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Happy Halloween!

31 Oct

It’s Halloween — the most wonderful day of the year, in my opinion. I’m busy hosting a party and cleaning guinea pig cages today, so I don’t have much time for writing. But as promised, we have some super-adorable, reader-submitted photos of cavies in costume to share with you.

From Sharon, one of our Wheekly readers: cute Pokemon guinea pigs.

My daughter loves Pokemon, so it seemed perfect to dress up our cavies as The Pokemon Pigs. Kio the red roan was Flareon, Ebony the black was Umbreon, and Arlo the broken starred as Pikachu. She selected the right Pokemon characters for each pig, and I created the costumes. We had fun showing them off at our cavy club show.





We also had some of our readers dress up with their pets, in coordinating costumes. Check out Gail’s Bacon and Eggs costume.

Pretty creative stuff, guys. Let’s keep them coming! If you have cavy costumes you’d  like to include, feel free to email me at and I’ll be sure to put them up as well. The more pictures the merrier!

And thank you again to everyone who submitted a photo. We love seeing all your fun ideas.


Cavy Costume Contest

26 Oct

Since this week’s post will land on Halloween, I wanted to try to do something special. I know many of you, on one occasion or another, have dressed up your cavies for Halloween. Well, this is you chance to show your creativity to the entire cavy community! Send your photos and perhaps a brief bio to, and you may find you costume featured on the Wheekly Reader this week.

Big bonds with small creatures: my favorite cavies

24 Oct

There’s this thing going around on Facebook right now where cavy fanciers tag their five friends and ask them to post pictures of their five favorite cavies. I know a lot of people who breed and show cavies, so, naturally, I’ve been tagged.

But rather than share the pictures with a few Facebook friends — I choose to keep my Facebook closed to all except those I know in person — I decided to share a couple pictures and memories with the world.

I don’t have pictures of all of them. Sorry about that.


Aragon was a self red Abyssinian, and my very first cavy. I got her for free from some kids my mom knew after months and months of begging my parents for a guinea pig. They had finally relented, agreeing that I could have a guinea pig if I could find a way to pay for one. So I scrapped up my pennies, and found a free guinea pig, for which I then bought a commercial pen, bedding food, hay, toys — all the necessities. I think my parents figured it was a phase, something I would grow bored with, eventually. I didn’t. I read everything I could find about cavies, and after some time of demonstrating that I could and would take good care of my new pet, my parents allowed me to get two more cavies. Even though I desperately wanted a long-haired cavy, I ended up with two more mixed-breed short hairs. That’s a long story I’ll have to tell you some other time.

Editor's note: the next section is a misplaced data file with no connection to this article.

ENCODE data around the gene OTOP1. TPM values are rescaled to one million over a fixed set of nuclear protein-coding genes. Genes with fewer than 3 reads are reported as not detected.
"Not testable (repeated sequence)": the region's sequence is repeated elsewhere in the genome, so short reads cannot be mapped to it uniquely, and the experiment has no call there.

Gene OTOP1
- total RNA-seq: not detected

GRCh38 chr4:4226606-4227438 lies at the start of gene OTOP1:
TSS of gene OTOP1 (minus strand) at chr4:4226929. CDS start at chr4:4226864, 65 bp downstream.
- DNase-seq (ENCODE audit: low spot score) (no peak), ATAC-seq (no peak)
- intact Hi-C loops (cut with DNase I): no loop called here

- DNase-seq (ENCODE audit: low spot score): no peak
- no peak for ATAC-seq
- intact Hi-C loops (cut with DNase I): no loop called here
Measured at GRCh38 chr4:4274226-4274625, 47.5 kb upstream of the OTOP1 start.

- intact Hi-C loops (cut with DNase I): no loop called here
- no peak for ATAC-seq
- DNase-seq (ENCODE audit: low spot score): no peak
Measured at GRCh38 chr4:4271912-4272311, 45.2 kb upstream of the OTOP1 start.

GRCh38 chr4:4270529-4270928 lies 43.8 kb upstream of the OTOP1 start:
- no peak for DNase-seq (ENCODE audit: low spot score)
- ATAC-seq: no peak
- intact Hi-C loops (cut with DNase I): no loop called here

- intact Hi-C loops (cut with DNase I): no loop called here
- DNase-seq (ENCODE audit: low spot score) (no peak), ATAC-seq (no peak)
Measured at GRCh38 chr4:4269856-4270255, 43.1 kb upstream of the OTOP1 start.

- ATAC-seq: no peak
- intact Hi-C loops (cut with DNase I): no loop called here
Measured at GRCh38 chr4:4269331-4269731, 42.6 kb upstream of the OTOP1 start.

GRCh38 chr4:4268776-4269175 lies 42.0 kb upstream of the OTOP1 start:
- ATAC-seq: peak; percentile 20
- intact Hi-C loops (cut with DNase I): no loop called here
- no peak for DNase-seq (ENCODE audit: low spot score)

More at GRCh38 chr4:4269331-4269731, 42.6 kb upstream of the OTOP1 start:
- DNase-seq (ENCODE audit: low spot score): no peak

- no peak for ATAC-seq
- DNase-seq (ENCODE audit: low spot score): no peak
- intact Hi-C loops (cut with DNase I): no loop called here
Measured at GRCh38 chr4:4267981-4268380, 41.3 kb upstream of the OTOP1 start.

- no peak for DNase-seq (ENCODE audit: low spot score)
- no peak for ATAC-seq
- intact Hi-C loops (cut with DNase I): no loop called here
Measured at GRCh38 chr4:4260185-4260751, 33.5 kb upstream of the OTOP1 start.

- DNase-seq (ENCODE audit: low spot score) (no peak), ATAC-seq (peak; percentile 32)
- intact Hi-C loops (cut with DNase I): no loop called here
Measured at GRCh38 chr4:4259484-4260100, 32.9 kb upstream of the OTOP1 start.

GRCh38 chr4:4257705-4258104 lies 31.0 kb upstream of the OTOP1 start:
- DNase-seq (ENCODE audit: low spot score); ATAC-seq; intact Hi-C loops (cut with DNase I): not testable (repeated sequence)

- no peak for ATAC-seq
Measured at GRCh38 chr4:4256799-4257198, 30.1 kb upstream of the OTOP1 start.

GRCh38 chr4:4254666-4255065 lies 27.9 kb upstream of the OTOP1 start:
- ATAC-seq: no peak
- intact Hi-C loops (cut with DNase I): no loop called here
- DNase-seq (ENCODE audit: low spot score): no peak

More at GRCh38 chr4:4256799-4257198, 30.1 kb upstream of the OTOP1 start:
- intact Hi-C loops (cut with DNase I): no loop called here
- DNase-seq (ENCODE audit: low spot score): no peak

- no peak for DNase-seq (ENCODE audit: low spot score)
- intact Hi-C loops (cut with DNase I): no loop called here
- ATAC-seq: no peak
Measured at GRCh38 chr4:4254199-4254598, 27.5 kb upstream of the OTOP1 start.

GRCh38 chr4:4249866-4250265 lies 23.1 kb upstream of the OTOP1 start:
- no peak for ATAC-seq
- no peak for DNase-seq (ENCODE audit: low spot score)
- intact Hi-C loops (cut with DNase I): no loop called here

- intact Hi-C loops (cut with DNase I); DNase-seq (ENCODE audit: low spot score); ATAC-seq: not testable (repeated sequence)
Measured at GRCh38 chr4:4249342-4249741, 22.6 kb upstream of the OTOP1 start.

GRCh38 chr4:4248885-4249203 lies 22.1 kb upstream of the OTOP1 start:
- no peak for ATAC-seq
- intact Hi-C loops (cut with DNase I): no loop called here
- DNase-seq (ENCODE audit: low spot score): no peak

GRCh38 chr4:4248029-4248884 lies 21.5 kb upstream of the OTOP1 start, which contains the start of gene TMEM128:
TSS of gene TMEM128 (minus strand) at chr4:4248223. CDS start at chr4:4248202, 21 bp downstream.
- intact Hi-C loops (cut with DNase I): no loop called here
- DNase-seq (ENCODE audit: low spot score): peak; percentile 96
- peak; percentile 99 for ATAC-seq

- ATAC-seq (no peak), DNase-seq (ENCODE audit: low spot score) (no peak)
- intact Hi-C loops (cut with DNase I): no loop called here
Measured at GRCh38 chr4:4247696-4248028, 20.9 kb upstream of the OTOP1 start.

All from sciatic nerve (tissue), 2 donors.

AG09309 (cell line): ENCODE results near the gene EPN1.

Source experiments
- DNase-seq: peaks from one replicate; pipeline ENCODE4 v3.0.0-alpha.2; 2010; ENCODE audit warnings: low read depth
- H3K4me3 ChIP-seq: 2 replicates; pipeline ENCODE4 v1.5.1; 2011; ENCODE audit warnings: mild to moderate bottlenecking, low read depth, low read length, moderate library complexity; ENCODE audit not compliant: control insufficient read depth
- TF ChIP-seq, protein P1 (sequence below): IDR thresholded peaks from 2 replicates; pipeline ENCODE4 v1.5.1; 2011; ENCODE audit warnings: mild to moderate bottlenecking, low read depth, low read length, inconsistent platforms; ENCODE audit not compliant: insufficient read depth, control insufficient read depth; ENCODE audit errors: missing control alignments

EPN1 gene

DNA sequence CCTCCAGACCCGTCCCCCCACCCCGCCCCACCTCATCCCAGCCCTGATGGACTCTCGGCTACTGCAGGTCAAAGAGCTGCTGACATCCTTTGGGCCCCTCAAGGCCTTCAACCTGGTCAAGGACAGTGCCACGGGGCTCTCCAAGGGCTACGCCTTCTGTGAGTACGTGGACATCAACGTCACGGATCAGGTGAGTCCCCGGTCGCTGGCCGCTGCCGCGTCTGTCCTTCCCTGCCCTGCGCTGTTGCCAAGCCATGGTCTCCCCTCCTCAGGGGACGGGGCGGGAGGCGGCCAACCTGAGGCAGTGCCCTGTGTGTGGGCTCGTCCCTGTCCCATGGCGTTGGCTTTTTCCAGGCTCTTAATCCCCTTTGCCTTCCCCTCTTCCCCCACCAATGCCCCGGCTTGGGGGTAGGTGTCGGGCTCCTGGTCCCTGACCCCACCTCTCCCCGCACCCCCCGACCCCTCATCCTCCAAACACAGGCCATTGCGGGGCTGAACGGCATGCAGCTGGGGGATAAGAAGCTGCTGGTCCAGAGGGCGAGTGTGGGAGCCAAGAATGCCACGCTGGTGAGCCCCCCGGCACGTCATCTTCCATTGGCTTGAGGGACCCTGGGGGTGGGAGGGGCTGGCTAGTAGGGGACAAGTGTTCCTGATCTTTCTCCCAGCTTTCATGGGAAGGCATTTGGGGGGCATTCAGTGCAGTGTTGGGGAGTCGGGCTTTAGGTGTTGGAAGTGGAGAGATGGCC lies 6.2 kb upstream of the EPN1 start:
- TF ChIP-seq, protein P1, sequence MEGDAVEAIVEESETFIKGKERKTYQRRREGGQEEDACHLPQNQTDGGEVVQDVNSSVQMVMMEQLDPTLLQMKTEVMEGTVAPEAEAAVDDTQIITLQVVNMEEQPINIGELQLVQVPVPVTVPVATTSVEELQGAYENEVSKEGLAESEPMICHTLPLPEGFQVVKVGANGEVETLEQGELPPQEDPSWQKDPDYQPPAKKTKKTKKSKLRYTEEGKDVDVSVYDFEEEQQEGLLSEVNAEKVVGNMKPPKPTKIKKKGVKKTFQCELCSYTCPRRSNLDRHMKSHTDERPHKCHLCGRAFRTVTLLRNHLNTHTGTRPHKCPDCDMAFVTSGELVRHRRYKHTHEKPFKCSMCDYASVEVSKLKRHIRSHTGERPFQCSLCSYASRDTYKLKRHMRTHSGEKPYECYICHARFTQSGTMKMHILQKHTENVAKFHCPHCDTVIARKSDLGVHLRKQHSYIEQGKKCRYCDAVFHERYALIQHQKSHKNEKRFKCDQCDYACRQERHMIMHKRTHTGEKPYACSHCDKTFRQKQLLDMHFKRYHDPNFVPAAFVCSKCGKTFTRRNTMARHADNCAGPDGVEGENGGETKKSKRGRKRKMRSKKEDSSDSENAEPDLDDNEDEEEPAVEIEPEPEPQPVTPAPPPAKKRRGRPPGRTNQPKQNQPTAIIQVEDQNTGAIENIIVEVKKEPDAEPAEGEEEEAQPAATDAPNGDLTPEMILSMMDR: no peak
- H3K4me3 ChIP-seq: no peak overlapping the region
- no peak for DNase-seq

I had Aragon for several years before she died after being treated for dental issues. She was old, and didn’t handle the procedure as well as she had others in the past. I, of course, bawled my eyes out. And my dad, doing what most dads do in this situation, offered to take me to a cavy show the next day and let me buy any guinea pig I wanted.

We came home with my first breeding pair of Peruvians.

Once we got our first little caviary set up, my dad made a big sign that read “Aragon’s Legacy” to put on the biggest pen we had. We later derived the name of our caviary, Legacy Caviary, from the sign.

Legacy Lloth

Lloth, a black-and-white Peruvian, wasn’t my first show pig, but she was the first I managed to get into some semblance of showable coat condition. Those of you who have tried to show long hairs know this in and of itself would make any guinea pig special. But Lloth also had the genetics to back up my fledgling grooming ability, and she became my first grand champion by the time she hit breeding weight. She gave us one litter, a pair of sows, and then subsequently refused to allow any other boar near her ever again. Since she wouldn’t breed, I decided to clean her up and coat her out again — an effort that earned her three additional legs, the equivalent of earning a second grand champion status.

Legacy Tycho

Tycho was born for the show table. He came out of a long line of show animals, going back to Lloth and those original Peruvians, but he came out as a silkie, which wasn’t exactly what I had in mind, but I went with it, anyway. Tycho was not only a stunning show animal, but also a bit of a character. He more or less tolerated being groomed, unless you were my dad, in which case, you weren’t allowed to touch him. Naturally, my dad took over the effort to coat Tycho while I worked an internship away from home for a few months. When he and my sister did manage to get all the hair out of his wraps, Tycho made a habit of spinning around and sitting on top of his hair so no one could comb it. He later tamed down and became quit persistent in his demands for attention: Whenever someone walked by his pen, Tycho would stick up his nose and wait for you to pet him. If you didn’t, he would chatter and wheek in protest.